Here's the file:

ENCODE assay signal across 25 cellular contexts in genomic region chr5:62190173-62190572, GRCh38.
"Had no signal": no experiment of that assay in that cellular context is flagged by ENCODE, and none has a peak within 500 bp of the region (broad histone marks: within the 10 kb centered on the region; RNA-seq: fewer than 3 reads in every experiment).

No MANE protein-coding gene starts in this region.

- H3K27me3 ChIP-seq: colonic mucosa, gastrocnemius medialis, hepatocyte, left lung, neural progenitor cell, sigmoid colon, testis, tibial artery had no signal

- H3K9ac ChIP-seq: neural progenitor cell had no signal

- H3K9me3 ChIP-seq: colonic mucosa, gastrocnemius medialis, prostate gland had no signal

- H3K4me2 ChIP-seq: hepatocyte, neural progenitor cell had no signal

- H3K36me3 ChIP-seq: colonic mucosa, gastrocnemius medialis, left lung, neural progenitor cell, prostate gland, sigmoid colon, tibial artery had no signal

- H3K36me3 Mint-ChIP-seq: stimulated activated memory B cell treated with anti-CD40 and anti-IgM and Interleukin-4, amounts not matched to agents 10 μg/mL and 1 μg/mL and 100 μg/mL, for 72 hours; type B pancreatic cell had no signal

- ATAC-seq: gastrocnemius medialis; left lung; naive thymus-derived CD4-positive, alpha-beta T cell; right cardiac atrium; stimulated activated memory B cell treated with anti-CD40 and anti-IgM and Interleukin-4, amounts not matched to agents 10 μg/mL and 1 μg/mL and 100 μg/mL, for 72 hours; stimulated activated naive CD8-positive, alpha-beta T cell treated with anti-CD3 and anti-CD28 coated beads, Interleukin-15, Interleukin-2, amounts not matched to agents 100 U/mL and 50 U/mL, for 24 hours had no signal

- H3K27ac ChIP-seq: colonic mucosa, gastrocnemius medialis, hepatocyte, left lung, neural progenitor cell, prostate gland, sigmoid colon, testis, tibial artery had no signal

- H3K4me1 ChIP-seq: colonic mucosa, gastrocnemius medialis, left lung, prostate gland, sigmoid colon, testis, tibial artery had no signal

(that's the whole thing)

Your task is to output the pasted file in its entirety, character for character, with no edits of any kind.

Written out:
ENCODE assay signal across 25 cellular contexts in genomic region chr5:62190173-62190572, GRCh38.
"Had no signal": no experiment of that assay in that cellular context is flagged by ENCODE, and none has a peak within 500 bp of the region (broad histone marks: within the 10 kb centered on the region; RNA-seq: fewer than 3 reads in every experiment).

No MANE protein-coding gene starts in this region.

- H3K27me3 ChIP-seq: colonic mucosa, gastrocnemius medialis, hepatocyte, left lung, neural progenitor cell, sigmoid colon, testis, tibial artery had no signal

- H3K9ac ChIP-seq: neural progenitor cell had no signal

- H3K9me3 ChIP-seq: colonic mucosa, gastrocnemius medialis, prostate gland had no signal

- H3K4me2 ChIP-seq: hepatocyte, neural progenitor cell had no signal

- H3K36me3 ChIP-seq: colonic mucosa, gastrocnemius medialis, left lung, neural progenitor cell, prostate gland, sigmoid colon, tibial artery had no signal

- H3K36me3 Mint-ChIP-seq: stimulated activated memory B cell treated with anti-CD40 and anti-IgM and Interleukin-4, amounts not matched to agents 10 μg/mL and 1 μg/mL and 100 μg/mL, for 72 hours; type B pancreatic cell had no signal

- ATAC-seq: gastrocnemius medialis; left lung; naive thymus-derived CD4-positive, alpha-beta T cell; right cardiac atrium; stimulated activated memory B cell treated with anti-CD40 and anti-IgM and Interleukin-4, amounts not matched to agents 10 μg/mL and 1 μg/mL and 100 μg/mL, for 72 hours; stimulated activated naive CD8-positive, alpha-beta T cell treated with anti-CD3 and anti-CD28 coated beads, Interleukin-15, Interleukin-2, amounts not matched to agents 100 U/mL and 50 U/mL, for 24 hours had no signal

- H3K27ac ChIP-seq: colonic mucosa, gastrocnemius medialis, hepatocyte, left lung, neural progenitor cell, prostate gland, sigmoid colon, testis, tibial artery had no signal

- H3K4me1 ChIP-seq: colonic mucosa, gastrocnemius medialis, left lung, prostate gland, sigmoid colon, testis, tibial artery had no signal